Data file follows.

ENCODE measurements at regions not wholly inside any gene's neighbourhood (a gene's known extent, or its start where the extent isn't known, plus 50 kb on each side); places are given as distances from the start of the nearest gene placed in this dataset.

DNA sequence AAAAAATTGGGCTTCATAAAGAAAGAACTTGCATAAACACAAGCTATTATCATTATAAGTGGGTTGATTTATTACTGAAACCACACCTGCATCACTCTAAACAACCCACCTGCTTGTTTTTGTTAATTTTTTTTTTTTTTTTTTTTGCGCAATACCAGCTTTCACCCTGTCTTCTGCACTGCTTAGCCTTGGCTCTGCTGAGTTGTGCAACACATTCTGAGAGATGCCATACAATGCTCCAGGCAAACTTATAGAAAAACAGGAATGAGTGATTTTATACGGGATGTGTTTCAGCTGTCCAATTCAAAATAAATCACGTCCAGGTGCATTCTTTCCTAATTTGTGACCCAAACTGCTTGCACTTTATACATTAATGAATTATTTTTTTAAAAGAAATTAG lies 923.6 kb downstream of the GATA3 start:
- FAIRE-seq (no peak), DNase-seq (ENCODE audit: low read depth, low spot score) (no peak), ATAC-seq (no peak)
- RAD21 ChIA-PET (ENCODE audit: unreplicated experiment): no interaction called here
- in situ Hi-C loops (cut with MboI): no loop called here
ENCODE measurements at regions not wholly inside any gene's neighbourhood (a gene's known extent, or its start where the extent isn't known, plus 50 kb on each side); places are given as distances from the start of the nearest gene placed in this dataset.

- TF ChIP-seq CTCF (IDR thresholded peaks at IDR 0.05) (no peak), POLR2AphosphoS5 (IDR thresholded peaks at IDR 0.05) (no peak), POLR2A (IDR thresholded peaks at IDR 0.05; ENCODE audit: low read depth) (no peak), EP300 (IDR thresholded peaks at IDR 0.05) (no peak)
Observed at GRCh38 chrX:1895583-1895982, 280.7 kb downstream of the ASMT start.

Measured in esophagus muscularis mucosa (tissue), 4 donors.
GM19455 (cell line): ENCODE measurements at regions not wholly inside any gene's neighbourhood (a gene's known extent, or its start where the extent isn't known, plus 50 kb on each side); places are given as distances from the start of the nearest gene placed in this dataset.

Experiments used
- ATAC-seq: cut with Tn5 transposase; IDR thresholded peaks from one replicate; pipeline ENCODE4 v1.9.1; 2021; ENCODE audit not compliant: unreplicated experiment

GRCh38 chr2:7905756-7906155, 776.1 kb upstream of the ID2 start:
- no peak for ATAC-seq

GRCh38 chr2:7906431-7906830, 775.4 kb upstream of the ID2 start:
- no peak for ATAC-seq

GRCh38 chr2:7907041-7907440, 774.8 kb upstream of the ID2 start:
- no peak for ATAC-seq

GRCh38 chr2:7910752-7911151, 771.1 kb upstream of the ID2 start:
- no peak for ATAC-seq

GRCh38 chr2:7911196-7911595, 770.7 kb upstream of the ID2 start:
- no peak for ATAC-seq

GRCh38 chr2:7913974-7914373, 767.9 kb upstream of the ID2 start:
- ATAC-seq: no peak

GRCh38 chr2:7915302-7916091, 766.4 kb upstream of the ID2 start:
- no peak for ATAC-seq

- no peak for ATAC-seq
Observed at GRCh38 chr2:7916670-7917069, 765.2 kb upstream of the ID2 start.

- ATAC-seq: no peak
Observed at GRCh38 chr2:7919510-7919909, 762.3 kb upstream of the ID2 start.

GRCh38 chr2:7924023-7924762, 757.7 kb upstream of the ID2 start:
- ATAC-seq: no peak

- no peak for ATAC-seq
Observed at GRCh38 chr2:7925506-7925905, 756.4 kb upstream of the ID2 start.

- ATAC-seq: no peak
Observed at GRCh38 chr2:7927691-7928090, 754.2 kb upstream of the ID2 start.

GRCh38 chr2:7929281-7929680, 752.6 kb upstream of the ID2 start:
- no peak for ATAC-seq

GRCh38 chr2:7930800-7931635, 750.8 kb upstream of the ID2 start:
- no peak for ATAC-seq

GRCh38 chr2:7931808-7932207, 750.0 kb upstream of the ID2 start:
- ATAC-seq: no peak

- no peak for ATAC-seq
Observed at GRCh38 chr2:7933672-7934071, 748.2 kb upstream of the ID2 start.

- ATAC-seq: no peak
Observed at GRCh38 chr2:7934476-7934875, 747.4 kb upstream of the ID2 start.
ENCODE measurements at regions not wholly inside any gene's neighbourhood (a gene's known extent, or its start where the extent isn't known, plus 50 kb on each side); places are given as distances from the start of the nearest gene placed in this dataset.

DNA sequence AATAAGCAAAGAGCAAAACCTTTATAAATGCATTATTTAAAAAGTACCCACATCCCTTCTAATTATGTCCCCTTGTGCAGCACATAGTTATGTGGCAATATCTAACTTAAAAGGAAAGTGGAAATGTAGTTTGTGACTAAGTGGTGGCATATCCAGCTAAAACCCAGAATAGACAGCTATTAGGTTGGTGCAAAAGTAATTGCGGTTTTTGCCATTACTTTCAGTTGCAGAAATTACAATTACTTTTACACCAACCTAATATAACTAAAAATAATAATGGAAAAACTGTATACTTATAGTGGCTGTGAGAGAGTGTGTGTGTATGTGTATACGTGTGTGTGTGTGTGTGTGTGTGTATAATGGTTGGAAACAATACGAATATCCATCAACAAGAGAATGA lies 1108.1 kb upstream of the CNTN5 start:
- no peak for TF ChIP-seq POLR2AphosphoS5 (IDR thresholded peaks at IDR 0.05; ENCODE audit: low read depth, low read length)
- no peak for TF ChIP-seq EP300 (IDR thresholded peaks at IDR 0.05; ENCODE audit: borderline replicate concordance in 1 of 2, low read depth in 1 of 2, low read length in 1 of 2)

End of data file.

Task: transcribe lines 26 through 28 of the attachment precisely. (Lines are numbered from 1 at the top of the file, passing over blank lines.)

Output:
- no peak for ATAC-seq

- no peak for ATAC-seq
Observed at GRCh38 chr2:7916670-7917069, 765.2 kb upstream of the ID2 start.